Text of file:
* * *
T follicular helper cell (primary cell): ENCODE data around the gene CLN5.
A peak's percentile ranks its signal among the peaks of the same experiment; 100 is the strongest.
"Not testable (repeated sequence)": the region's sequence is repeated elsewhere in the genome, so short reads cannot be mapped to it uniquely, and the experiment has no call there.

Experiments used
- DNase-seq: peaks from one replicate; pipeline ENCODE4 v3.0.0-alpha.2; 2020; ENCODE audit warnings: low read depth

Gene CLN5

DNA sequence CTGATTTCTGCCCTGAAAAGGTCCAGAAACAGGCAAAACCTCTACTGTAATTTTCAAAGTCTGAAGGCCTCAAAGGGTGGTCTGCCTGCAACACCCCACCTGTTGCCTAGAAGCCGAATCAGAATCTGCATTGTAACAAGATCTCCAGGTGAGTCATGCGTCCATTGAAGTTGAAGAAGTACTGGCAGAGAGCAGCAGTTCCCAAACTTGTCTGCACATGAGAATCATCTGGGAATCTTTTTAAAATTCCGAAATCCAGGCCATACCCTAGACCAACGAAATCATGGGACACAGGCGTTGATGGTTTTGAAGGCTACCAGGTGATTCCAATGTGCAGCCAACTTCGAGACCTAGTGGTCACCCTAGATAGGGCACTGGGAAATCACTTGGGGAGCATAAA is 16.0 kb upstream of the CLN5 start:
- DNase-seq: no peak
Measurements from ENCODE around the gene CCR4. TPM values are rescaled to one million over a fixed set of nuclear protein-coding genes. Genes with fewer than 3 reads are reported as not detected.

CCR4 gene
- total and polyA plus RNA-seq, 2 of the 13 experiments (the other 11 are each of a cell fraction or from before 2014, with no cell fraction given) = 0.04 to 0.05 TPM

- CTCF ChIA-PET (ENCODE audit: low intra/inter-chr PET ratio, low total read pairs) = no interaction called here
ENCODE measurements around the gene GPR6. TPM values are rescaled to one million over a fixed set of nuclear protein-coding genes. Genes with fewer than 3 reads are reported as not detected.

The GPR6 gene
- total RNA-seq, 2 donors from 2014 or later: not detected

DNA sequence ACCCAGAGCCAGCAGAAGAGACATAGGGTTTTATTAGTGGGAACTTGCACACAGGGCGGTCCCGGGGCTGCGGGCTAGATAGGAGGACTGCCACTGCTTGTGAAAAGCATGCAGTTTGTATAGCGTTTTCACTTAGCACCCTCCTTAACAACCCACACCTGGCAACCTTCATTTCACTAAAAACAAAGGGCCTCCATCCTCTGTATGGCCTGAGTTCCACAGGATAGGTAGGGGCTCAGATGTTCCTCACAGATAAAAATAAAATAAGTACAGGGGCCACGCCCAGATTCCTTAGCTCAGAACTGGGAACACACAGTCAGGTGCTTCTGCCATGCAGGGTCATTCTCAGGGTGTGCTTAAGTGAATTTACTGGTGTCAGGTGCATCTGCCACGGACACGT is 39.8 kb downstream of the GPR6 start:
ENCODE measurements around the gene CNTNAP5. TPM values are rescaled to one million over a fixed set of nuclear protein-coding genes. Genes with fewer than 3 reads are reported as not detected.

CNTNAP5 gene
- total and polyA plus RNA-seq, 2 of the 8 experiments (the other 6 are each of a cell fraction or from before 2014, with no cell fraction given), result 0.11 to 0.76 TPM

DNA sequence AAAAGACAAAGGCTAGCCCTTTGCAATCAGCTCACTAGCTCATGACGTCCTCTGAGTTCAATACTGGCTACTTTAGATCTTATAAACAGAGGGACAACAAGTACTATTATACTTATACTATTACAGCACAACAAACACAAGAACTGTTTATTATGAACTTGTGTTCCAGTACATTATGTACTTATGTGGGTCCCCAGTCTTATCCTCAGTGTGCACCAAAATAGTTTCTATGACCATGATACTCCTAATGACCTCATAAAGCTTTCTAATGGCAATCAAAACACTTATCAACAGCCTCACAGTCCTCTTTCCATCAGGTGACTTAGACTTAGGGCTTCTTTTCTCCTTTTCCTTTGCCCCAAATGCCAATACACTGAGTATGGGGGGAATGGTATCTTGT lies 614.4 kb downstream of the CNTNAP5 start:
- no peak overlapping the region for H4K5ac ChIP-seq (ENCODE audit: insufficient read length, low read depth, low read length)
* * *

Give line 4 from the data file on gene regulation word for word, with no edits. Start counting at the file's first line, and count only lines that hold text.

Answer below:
Experiments used